Welcome at the Future Food Hackathon! We are very proud to present this event. It will run for 32 hours during the upcoming GODAN conference at Wageningen UR. Both the hackathon and the conference are targeted at the question ‘how to create impact with open data in Agriculture and Nutrition?’. In this blogpost we’ll give you a little bit of background.
Stay tuned as we’ll give you more details on challenges, data and inspirational examples the coming days!
Make it open, it makes it better
Looking at the daunting task of feeding the world’s rapidly-expanding population in the coming decades, and to do this sustainably, it seems only natural that we have started to really look in to opportunities that Open Data offers for informed and transparent decision making, knowledge-transfer, empowering individuals and for offering new business opportunities.
Lots of agricultural data is already being produced, all around the world. More and more of this data is made accessible as open data. But too often it stops there. The data doesn’t make it into the hands of those who can use it to bring about economic and social change. Just putting data online is not enough to get it used. Sound open data policy should target the disconnect between data supply on the one hand and the information need of end users on the other. This is especially true for the more than 500 million smallholder farming households in the world, that produce most of the food that is eaten. Open data offers them opportunities of developing and building (open-source) tools that are affordable, adaptable, and easy to fix.
How to create impact with open data is the key question. In October 2013, the GODAN initiative on Global Open Data for Agriculture and Nutrition was launched to support global efforts for making relevant data available, accessible, and usable for unrestricted use worldwide. On the 19th and 20th of January the Open Data Institute and Alterra (Wageningen University and Research Centre) will host an International Workshop at Wageningen university.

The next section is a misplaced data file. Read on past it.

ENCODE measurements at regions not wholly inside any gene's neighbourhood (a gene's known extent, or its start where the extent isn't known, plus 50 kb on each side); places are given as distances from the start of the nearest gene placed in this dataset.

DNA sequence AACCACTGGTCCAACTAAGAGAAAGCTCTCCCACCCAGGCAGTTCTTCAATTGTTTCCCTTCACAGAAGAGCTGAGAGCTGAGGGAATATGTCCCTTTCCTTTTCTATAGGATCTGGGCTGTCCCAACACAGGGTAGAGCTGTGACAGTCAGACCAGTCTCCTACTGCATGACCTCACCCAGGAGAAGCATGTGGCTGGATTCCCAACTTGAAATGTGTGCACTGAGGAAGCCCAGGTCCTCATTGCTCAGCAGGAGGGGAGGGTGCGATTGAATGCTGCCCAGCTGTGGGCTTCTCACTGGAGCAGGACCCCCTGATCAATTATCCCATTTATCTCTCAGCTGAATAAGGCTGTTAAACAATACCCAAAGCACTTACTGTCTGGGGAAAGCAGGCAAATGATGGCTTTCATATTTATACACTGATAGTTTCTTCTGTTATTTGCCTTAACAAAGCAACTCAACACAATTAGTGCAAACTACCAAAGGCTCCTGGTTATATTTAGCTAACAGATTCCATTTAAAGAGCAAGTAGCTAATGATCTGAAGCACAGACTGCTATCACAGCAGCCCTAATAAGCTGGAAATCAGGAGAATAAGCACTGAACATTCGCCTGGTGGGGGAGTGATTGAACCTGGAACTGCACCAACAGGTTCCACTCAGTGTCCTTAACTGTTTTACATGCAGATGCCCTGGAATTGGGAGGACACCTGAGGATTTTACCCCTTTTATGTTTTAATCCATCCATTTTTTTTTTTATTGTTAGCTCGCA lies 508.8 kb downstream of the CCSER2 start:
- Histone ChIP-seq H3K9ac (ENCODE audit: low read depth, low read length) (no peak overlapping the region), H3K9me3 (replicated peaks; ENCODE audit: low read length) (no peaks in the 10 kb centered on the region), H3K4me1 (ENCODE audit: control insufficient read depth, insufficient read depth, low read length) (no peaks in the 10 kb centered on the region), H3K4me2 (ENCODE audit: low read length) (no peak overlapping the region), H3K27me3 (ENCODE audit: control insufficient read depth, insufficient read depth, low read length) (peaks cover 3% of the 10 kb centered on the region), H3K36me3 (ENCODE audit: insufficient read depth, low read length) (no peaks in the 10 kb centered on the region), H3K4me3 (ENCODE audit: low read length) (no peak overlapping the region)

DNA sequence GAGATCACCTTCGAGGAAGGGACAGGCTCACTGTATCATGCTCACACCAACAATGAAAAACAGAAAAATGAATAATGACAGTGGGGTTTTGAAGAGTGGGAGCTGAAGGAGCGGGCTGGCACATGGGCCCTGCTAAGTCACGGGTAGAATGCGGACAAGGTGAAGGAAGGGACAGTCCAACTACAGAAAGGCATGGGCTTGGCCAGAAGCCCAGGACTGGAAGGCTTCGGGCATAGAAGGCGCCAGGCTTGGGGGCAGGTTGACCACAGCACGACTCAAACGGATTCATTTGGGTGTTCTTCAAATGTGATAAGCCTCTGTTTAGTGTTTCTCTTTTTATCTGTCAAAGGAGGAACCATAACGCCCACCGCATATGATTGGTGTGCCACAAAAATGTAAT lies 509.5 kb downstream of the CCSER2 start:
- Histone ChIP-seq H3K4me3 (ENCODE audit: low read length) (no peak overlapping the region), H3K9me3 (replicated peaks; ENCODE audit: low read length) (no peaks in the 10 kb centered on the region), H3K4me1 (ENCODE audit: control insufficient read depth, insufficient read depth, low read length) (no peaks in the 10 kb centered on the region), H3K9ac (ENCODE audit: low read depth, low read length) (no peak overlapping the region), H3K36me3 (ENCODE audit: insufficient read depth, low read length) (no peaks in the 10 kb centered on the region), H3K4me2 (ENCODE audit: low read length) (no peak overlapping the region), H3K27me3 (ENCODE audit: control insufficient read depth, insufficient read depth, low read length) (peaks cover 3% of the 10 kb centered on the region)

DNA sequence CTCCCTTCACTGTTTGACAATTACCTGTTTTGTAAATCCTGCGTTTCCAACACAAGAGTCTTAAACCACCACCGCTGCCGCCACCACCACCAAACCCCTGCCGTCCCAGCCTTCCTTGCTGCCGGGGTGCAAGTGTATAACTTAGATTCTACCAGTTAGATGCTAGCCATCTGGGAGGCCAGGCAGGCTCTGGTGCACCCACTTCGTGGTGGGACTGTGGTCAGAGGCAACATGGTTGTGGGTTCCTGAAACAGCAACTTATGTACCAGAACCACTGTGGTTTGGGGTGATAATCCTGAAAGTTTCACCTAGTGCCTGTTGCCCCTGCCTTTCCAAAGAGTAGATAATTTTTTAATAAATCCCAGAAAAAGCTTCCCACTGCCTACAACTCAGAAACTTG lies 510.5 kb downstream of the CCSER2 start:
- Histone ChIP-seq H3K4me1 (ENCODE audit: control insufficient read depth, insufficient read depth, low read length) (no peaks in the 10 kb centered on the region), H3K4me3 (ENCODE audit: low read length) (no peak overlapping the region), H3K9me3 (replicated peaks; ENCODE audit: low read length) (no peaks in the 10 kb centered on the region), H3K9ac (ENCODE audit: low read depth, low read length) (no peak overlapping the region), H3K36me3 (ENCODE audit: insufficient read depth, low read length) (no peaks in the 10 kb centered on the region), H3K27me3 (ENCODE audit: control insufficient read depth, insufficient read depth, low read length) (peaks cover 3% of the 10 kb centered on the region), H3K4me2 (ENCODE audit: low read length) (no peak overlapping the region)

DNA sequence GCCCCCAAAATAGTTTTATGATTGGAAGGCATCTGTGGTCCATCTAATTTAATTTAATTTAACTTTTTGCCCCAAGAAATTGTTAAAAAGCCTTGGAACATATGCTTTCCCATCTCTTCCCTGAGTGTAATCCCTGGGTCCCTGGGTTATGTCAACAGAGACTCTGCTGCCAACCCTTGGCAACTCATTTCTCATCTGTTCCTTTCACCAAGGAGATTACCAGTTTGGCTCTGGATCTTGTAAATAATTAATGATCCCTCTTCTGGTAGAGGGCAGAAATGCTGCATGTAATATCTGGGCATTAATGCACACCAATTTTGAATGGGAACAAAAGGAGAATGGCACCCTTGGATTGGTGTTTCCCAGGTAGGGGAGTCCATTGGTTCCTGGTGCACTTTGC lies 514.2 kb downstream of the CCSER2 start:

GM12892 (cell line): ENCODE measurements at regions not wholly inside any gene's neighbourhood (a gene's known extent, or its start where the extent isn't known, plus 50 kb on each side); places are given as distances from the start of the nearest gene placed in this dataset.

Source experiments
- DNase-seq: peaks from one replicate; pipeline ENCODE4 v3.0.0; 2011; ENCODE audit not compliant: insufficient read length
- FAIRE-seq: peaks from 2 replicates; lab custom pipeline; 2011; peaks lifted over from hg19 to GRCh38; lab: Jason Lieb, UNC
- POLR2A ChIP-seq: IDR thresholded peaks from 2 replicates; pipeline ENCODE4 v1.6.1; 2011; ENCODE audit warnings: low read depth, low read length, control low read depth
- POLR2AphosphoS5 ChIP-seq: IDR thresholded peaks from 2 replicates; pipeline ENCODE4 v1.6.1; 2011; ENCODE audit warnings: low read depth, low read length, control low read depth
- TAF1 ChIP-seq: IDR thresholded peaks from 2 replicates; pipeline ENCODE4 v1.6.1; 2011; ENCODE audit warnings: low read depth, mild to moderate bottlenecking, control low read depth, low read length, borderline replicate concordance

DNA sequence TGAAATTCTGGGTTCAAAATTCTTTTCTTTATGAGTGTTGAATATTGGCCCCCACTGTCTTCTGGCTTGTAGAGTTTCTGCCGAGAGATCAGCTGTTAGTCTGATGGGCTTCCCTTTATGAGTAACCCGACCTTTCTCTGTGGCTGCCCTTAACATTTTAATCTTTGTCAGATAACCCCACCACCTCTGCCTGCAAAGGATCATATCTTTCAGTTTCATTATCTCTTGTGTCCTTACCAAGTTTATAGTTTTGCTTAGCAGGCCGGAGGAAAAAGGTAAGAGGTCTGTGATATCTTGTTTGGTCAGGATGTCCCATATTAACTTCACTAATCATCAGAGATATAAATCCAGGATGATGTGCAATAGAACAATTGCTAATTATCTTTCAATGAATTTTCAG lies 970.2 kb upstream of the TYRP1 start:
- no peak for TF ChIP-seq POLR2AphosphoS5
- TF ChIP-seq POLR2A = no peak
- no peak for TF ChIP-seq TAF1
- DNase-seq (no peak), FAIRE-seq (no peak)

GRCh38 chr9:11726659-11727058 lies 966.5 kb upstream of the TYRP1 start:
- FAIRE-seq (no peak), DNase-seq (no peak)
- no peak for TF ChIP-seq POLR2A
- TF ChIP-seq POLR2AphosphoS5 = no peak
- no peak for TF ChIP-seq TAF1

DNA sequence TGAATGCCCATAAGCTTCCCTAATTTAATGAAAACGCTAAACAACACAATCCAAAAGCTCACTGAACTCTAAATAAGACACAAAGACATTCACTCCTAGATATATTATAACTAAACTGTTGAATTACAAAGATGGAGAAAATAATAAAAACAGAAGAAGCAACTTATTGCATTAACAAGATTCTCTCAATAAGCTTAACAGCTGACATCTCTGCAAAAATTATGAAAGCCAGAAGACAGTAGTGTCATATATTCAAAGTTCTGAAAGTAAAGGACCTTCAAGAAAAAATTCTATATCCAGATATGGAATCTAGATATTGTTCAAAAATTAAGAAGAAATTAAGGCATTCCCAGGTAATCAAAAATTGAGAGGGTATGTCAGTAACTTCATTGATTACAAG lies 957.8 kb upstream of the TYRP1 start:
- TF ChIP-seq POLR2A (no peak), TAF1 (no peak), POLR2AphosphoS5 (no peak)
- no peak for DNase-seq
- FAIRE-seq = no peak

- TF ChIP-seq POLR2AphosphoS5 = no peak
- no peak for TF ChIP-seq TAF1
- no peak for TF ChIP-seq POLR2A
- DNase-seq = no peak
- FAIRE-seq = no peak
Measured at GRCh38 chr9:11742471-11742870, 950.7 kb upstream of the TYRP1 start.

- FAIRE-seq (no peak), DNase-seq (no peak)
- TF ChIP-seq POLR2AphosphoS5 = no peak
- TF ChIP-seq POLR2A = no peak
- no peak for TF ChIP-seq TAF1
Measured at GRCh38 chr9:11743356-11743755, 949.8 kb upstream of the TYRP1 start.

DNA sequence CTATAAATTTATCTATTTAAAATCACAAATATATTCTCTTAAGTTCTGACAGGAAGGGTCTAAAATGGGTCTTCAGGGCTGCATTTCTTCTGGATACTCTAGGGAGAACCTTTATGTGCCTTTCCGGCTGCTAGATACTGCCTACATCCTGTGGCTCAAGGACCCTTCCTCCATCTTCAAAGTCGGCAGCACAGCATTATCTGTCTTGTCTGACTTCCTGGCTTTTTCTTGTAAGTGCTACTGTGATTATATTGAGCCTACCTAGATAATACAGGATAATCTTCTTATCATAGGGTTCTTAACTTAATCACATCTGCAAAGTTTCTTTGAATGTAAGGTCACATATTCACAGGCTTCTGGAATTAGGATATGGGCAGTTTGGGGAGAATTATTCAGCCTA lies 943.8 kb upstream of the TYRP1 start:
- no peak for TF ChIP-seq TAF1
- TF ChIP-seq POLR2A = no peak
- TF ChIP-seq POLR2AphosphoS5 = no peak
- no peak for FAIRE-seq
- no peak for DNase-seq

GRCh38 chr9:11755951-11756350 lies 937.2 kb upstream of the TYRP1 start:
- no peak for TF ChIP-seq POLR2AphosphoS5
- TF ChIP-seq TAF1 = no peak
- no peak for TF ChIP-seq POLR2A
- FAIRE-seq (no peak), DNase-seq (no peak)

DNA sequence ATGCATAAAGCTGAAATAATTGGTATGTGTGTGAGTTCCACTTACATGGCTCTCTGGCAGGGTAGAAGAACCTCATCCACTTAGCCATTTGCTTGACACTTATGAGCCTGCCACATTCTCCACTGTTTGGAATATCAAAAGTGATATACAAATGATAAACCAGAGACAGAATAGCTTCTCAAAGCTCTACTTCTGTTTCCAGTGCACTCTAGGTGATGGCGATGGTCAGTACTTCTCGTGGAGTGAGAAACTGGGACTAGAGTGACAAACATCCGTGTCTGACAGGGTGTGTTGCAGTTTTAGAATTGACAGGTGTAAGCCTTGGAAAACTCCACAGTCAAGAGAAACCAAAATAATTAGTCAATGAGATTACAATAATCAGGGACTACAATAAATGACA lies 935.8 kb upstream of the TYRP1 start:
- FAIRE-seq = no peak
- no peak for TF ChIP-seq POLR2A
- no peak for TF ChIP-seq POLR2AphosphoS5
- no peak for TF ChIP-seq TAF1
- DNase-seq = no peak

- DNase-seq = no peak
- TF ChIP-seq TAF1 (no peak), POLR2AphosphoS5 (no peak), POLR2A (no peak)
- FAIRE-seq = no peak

Where as the GODAN conference will focus on building high-level institutional support for open data policies from public and private partners, the Future Food Hackathon will focus on putting opportunities of open data to the test. Five teams will work for 32 hours on five challenges, supported by experts and awesome data to get really creative.
Keep posted for more information, and if you have any questions or suggestions, give us a shout!
Ps – what is a hackathon you say?
“Hackathons are no longer coding events. They have morphed into a method of creative problem solving. If you get together and you link up to with other people, you take a step back and make space for creativity, you’ll find you can do amazing things!” (MIT Media Lab)